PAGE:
|This article is part of the series on|
Kashmiri cuisine is the cuisine of the Kashmir Valley of India. Rice is the staple food of Kashmiris and has been so since ancient times. Meat, along with rice, is the most popular food item in Kashmir. Kashmiris consume meat voraciously. Despite being Brahmin, most Kashmiri Hindus are meat eaters.
Some noted Kashmiri dishes include:
The Kashmir Valley is noted for its bakery tradition. On the Dal Lake in Kashmir or in downtown Srinagar, bakery shops are elaborately laid out. Bakers sell various kinds of breads with golden brown crusts topped with sesame and poppy seeds. Tsot and tsochvor are small round breads topped with poppy and sesame seeds, which are crisp and flaky, sheermal, baqerkhayn (puff pastry), lavas (unleavened bread) and kulcha are also popular. Girdas and lavas are served with butter.
Kashmiri bakerkhani has a special place in Kashmiri cuisine. It is similar to a round naan in appearance, but crisp and layered, and sprinkled with sesame seeds. It is typically consumed hot during breakfast.
A Wazwan is a multi-course meal in the Kashmiri Muslim tradition and treated with great respect. Its preparation is considered an art. Almost all the dishes are meat-based (lamb, chicken, mutton but never fish). It is considered a sacrilege to serve any dishes based around pulses or lentils during this feast. The traditional number of courses for the wazwan is thirty-six, though there can be fewer. The preparation is traditionally done by a vasta waza, or head chef, with the assistance of a court of wazas, or chefs.
Wazwan is regarded by the Kashmiri Muslims as a core element of their culture and identity. Guests are grouped into fours for the serving of the wazwan. The meal begins with a ritual washing of hands, as a jug and basin called the tasht naèr (tasht-e-naari in Urdu/Persian) is passed among the guests and their hands are being washed. Afterwards, Dastarkhan is spread and a large serving dish piled high with heaps of rice, decorated and quartered by two seekh kabab, four pieces of meth maaz, two tabak maaz, sides of barbecued ribs, and one safed kokur, one zafrani kokur (Kong Kokur in Kashmiri), and a mutton dish consisting of a piece known as Danni phol, sprinkled over with some coriander and Musk Melon seeds,followed by waza serving other dishes like Risteh, roganjosh, aab gosht, runwangan tchaman, marchwangan kormeh, aloo bukhara gosht, Daniwal kormeh, wazz palak, hindi roganjosh, sindhi roganjosh, matxh, botehcxear maaz(apricot mutton curry) last but not the least Gushtaab/Gushtaba including others. The meal is accompanied by yoghurt garnished with Kashmiri saffron, salads, Kashmiri pickles and dips. Afterwards, the Dastarkhan is rolled off and the guests are again made to wash their hands. It is usually followed by Phirni/Phireen or Halwa and/or IceCreams and Soft Drinks along with mouth freshners. Kashmiri Wazwan is generally prepared in marriages and other special functions. The culinary art is learnt through heredity and is rarely passed to outside blood relations. That has made certain waza/cook families very prominent. The wazas remain in great demand during the marriage season from May–October.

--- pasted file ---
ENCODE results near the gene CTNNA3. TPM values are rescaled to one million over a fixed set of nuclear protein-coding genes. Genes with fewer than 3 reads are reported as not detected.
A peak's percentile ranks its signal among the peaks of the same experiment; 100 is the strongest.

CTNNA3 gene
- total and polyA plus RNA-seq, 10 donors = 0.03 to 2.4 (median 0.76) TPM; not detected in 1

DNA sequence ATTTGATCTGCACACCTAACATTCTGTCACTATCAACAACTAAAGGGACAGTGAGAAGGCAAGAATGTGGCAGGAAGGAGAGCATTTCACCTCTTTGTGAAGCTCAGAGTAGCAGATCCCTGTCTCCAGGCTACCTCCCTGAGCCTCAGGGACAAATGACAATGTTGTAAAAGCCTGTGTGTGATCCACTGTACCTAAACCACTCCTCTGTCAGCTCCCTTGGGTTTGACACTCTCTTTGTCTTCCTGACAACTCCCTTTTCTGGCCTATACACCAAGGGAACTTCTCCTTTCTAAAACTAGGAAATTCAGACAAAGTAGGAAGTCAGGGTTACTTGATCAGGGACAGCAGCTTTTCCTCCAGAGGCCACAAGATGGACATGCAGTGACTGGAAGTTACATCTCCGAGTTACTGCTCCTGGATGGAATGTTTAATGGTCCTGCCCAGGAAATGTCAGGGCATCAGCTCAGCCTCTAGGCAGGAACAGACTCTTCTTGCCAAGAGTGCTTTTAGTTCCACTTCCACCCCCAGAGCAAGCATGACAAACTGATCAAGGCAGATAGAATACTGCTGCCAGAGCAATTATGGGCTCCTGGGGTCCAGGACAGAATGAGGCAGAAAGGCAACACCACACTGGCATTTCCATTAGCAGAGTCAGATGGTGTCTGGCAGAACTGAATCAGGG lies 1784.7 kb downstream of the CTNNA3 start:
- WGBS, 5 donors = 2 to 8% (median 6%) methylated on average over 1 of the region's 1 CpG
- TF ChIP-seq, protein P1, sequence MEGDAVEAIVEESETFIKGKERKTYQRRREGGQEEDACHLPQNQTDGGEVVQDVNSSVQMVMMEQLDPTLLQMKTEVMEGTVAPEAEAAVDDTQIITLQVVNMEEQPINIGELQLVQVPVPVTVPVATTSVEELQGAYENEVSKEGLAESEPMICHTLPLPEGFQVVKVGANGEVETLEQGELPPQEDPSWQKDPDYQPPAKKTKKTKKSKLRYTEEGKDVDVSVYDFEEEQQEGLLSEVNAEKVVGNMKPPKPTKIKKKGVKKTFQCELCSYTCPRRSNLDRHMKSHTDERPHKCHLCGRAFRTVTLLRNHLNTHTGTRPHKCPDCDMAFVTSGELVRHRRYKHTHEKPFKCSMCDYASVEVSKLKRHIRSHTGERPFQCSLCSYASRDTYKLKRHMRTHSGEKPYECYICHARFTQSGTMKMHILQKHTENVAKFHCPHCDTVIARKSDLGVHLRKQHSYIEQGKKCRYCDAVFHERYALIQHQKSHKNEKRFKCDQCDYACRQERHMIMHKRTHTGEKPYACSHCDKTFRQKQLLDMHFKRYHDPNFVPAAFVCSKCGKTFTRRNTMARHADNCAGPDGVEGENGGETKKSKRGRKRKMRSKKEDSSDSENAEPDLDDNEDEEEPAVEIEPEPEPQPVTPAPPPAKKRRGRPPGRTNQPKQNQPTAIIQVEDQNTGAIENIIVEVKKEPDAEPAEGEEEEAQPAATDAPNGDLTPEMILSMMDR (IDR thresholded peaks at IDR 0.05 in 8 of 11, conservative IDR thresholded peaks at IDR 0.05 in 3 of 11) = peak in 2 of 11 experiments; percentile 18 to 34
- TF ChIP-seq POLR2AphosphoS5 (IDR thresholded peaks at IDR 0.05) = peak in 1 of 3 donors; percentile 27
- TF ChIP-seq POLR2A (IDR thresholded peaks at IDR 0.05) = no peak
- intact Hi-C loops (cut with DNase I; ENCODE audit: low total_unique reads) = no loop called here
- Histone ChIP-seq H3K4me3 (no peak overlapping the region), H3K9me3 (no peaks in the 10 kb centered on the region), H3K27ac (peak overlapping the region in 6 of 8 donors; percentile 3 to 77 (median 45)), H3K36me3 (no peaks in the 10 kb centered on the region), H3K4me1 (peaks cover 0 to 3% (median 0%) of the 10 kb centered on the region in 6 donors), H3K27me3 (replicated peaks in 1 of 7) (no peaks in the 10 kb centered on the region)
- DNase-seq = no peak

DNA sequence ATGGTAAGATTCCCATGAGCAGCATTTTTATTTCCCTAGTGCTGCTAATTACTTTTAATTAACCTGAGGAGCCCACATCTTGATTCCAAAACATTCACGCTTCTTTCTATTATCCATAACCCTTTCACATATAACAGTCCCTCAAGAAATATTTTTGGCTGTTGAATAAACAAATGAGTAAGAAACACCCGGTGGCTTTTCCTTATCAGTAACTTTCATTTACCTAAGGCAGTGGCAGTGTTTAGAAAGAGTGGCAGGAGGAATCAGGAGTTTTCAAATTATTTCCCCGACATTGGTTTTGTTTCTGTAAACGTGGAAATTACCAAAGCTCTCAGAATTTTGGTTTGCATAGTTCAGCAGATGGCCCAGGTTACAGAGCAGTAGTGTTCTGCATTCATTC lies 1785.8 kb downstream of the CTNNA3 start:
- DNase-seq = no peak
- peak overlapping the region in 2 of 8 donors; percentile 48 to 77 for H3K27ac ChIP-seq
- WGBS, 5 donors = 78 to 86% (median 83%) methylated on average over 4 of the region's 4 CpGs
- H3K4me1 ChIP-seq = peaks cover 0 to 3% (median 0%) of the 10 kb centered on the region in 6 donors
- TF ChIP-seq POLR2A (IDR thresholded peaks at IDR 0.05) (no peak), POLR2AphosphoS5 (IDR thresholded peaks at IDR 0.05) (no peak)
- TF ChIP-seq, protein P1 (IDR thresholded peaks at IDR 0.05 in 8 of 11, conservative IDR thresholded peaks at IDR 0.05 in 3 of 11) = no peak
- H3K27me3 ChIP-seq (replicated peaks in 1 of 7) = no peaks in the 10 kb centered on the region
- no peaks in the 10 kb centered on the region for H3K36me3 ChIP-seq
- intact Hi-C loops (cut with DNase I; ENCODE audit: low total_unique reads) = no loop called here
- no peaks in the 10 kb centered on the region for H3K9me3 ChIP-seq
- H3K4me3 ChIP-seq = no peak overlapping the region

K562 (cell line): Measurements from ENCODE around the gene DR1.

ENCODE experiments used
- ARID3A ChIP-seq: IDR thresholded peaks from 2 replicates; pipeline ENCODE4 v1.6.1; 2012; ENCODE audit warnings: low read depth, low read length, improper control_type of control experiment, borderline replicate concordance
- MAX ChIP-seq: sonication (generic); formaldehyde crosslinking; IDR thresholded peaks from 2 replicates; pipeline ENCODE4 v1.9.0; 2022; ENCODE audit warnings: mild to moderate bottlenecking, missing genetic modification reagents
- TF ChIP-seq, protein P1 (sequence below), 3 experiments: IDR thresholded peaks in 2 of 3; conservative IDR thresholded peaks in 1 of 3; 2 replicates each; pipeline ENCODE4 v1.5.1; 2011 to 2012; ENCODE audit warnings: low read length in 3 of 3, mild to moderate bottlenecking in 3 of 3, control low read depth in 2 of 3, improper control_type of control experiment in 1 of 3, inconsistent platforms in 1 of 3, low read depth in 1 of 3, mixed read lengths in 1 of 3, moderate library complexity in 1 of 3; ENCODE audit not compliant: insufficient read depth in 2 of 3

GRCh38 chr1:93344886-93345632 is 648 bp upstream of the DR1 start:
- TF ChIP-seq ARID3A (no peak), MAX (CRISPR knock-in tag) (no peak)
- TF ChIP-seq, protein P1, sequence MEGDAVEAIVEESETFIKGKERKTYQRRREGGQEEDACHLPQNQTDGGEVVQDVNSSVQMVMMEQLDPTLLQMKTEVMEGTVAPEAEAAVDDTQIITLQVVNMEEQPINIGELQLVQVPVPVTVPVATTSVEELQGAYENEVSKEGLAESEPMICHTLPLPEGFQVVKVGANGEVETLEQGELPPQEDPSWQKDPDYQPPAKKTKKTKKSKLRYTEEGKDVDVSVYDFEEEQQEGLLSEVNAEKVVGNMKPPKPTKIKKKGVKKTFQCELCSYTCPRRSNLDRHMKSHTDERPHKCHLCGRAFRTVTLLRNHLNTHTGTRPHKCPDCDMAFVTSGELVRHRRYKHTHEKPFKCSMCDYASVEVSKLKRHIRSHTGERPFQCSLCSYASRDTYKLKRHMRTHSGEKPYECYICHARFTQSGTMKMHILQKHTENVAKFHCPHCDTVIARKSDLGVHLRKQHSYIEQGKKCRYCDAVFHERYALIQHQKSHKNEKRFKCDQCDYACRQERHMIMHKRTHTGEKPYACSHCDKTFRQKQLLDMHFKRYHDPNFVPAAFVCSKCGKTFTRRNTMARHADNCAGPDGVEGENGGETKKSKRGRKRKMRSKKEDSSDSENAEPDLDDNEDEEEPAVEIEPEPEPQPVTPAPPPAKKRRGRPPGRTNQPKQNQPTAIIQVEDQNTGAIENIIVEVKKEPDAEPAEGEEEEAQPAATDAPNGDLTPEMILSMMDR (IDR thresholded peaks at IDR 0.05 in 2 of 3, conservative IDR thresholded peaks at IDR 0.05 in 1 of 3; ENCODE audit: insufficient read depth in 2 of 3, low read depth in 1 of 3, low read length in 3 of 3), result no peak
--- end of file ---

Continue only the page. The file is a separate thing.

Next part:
Kashmiris are heavy tea drinkers. The word "noon" in Kashmiri language means salt. The most popular drink is a pinkish colored salted tea called "noon chai." It is made with black tea, milk, salt and bicarbonate of soda. The particular color of the tea is a result of its unique method of preparation and the addition of soda. The Kashmiri Hindus more commonly refer to this chai as "Sheer Chai." The Kashmiri Muslims refer to it as "Noon Chai" or "Namkeen Chai" both meaning salty tea.
At marriage feasts, festivals, and religious places, it is customary to serve kahwah - a green tea made with saffron, spices, and almonds or walnuts. Over 20 varieties of Kahwah are prepared in different households. Some people also put milk in kahwah (half milk and half kahwah). This chai is also known as "Maugal Chai" by some Kashmiri Hindus from the smaller villages of Kashmir. Kashmiri Muslims and Kashmiri Hindus from the cities of Kashmir refer to it as Kahwah or Qahwah.
Rice was, as now, the staple food of Kashmiris in ancient times.
But perhaps the most popular items of the Kashmiri cuisine were meat and rice.
Since Kashmiris consume meat voraciously and statistics reveals that on an average 3.5 million sheep and goat are slaughtered annually for our consumption, the skin can be utilised for production.
Though Brahmins, Kashmiri Pandits have generally been great meat eaters.
|Wikimedia Commons has media related to Cuisine of Kashmir.|